Joseph J. "Jay" Jaso Jr. dies at age 52

The financial adviser was an avid flier who had earned his private pilot's license earlier this year

August 16, 2010|By Frederick N. Rasmussen, The Baltimore Sun

Joseph J. "Jay" Jaso Jr., an Ellicott City financial planner and adviser who realized a lifelong dream this year when he earned his pilot's license, was killed Aug. 10 when a single-engine Cessna 172 he was aboard crashed in Massachusetts.

He was 52.

Mr. Jaso and his longtime friend and flight instructor, Jack Allen Johnson, 61, also of Ellicott City, were en route to Bar Harbor, Maine, where they had planned a hiking and fishing vacation, when their plane went down.

Earlier in the day, Mr. Jaso and Mr. Jackson had departed Fort Meade and had just finished refueling at Orange Municipal Airport, some 40 miles northwest of Worcester, Mass., when their plane crashed about 9:10 p.m.

The crash remains under investigation by the National Transportation Safety Board.

"They don't know at this time whether Jack or Jay was controlling the plane at the time of the accident," said Mr. Jaso's ex-wife, the former Sandy Penrose, who had been married to Mr. Jaso for 14 years before divorcing.

Mr. Jaso, the son of a draftsman and a homemaker, was born in Pittsburgh and raised in Zelienople, Pa., a nearby suburb.

After graduating in 1976 from Seneca Valley High School, he earned a bachelor's degree in business administration in 1982 from the University of Maryland, College Park. In 1986, he earned a master's degree in business administration from the Johns Hopkins University.

While earning his master's degree, Mr. Jaso worked at Teledyne Industries in Hunt Valley, and after becoming a certified financial planner, he established his own financial consulting firm, The Planners, in Columbia.

In addition to his company, he also was affiliated with Hill, Solow, Jason and Molesy during the early 1990s and with McNally Financial Services Corp. in San Antonio at the time of his death.

"Jay was a brilliant entrepreneur and probably one of the classiest entrepreneurs that I've ever met. He pursued various business opportunities with an amazing amount of vigor and focus," said Kenneth R. Solow, who is senior partner and chief investment officer of the Pinnacle Advisory Group Inc., which is based in Columbia, and who had previously had a business relationship with Mr. Jaso.

"His core business was financial planning and money management. He built portfolios for clients and managed them, and he also maintained a tax practice," Mr. Solow said. "He cared deeply about two things: his business and clients."

Mr. Jaso, who stood 6 feet, 5 inches tall, was an imposing figure.

"He certainly was one of the brightest and most charismatic figures I've ever met. When he entered a room, he took over with his booming voice and bear hugs," Mr. Solow said. "And when he focused on someone, it was as if they were the only person in the universe. He really was a very caring individual."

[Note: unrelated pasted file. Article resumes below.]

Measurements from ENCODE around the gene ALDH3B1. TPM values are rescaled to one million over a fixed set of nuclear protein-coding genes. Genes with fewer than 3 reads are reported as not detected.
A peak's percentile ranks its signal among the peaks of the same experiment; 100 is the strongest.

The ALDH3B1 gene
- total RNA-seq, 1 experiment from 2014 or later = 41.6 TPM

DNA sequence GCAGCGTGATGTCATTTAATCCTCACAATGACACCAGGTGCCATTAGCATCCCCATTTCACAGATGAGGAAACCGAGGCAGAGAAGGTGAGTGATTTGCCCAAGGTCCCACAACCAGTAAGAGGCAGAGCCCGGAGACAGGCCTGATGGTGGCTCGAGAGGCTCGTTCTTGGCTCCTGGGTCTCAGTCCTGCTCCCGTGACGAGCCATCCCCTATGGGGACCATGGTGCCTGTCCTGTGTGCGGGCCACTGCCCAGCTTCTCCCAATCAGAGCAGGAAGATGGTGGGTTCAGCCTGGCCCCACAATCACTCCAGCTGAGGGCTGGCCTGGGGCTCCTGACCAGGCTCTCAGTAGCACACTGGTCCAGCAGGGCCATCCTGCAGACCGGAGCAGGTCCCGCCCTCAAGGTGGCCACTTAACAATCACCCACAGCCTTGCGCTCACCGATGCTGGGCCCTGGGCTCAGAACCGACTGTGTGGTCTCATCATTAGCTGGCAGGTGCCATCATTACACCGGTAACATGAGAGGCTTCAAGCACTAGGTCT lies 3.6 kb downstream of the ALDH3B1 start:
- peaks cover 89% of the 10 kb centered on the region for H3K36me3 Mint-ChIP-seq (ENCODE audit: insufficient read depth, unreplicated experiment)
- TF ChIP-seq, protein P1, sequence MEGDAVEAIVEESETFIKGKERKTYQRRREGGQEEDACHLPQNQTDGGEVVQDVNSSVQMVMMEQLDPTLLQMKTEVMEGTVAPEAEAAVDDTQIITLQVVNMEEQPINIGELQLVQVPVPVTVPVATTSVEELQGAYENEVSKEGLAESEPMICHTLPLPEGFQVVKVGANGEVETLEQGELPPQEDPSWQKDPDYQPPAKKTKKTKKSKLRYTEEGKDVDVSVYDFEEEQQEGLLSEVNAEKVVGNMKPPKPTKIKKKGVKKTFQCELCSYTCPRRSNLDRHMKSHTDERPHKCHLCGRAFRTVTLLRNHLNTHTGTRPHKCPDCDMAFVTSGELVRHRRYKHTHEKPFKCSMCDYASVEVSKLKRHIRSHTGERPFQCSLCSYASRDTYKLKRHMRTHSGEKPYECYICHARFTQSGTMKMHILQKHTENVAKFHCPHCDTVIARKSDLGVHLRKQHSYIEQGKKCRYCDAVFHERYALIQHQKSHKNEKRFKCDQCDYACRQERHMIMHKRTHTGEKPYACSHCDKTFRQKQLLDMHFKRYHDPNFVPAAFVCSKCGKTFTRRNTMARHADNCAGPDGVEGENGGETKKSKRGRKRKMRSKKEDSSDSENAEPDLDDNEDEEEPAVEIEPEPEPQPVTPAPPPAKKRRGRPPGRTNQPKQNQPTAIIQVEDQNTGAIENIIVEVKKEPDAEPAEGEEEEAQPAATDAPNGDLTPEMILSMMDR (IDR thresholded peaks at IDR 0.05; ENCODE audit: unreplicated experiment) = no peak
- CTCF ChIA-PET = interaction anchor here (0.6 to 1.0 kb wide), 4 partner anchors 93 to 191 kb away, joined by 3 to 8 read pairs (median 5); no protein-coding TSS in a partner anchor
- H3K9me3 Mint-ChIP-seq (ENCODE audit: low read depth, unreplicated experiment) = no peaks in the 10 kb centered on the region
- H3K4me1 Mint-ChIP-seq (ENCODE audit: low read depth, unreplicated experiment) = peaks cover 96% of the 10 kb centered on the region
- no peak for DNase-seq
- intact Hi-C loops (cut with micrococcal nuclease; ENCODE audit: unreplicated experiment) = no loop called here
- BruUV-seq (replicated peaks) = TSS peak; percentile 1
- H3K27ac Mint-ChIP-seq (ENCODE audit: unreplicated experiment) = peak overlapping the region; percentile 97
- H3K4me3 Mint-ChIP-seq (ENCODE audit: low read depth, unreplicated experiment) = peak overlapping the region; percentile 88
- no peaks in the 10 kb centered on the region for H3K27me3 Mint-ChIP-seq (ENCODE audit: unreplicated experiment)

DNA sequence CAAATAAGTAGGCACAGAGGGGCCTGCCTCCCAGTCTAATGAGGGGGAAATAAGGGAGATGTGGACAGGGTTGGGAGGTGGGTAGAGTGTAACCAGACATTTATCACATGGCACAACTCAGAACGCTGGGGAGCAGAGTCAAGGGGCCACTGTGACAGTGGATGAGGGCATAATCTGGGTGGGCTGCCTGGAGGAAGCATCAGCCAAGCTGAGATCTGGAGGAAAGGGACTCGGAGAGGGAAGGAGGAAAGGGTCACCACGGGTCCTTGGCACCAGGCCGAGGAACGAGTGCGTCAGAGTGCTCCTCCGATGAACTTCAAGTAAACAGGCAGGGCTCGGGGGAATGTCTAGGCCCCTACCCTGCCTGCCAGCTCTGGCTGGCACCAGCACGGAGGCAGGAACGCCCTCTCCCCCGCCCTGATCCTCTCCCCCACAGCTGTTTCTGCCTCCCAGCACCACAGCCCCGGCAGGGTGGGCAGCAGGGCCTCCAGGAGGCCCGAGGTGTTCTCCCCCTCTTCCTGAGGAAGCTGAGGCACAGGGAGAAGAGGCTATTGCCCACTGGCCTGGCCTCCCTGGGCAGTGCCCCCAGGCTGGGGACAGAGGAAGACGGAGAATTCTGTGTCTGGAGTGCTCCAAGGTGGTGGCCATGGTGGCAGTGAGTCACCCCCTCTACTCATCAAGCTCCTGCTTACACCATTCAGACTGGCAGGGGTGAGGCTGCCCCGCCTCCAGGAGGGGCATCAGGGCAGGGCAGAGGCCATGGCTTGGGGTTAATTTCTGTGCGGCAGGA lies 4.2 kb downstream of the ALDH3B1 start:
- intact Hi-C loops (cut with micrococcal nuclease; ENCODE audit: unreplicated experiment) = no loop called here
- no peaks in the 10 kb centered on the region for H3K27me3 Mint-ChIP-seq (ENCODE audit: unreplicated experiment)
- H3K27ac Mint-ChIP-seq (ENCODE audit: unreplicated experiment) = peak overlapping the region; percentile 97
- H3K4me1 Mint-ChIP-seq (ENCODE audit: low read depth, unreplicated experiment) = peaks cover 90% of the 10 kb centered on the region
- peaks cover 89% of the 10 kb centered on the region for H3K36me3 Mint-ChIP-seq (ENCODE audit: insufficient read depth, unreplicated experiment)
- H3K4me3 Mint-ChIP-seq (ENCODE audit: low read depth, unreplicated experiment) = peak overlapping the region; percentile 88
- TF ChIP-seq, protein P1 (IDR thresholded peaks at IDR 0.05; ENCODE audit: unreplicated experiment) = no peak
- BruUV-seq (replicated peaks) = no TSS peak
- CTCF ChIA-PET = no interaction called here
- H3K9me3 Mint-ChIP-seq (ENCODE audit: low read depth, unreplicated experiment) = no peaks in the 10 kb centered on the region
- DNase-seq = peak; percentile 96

It had been Mr. Jaso's lifelong dream to earn a pilot's license. But when he was in high school, his dream of entering the U.S. Air Force Academy ended his junior year after a student swinging a golf club hit him, leaving him blind in one eye.

"He worked hard to get where he got. He loved flying and overcame a lot of difficulties to get his license," Ryan Short, a San Antonio flying instructor who had worked with Mr. Jaso, said Monday.

"He only had one eye, and he passed the Federal Aviation Administration competency test that allowed him to fly. He had to demonstrate his competency," said Mr. Short. "Jay was a likeable guy who tried really hard."

Mr. Jaso was awarded his license earlier this year.

In addition to flying, he was an enthusiastic outdoorsman who enjoyed hiking, white water rafting, fishing and golf.

He was an active communicant of St. John's Episcopal Church in Ellicott City and its sister parish, St. Andrews in Glenwood, Howard County, where he had served on the church's stewardship committees.

"In the face of this tragedy, there is a sense of peace among his family. There is unity and no drama or anger. This is a reflection of how Jay lived his life. He had a sense of being present in all of his relationships," said the Rev. Mary Jayne Ledgerwood, former rector of St. John's Episcopal Church in Ellicott City, who is now pastor of St. John's Episcopal Church in McLean, Va.

"He lived life fully and gave of himself admirably. Jay was a truly good man and it was an honor to have known him," Mrs. Ledgerwood said.

He had also been a coach for the Howard County Park and Recreation Council.

One of his fondest memories, family members said, was accompanying his son on a challenging 100-mile hike with Boy Scout Troop 757 at the Boy Scout Jamboree in Philmont, N.M., some years back.

Services for Mr. Jaso will be held at 10:30 a.m. Wednesday at his church, 9120 Frederick Road in Ellicott City.

Also surviving are his son, Matthew A. Jaso, a senior at the University of Maryland, Baltimore County; a daughter, Kimberly G. Jaso, a sophomore at New York University; his mother, Frances Jaso of Zelienople; two brothers, Jeffrey Jaso of Atlanta and Jonathan Jaso of Pittsburgh; a sister, Jennifer Hall of Sewickley, Pa.; and several nieces and nephews.

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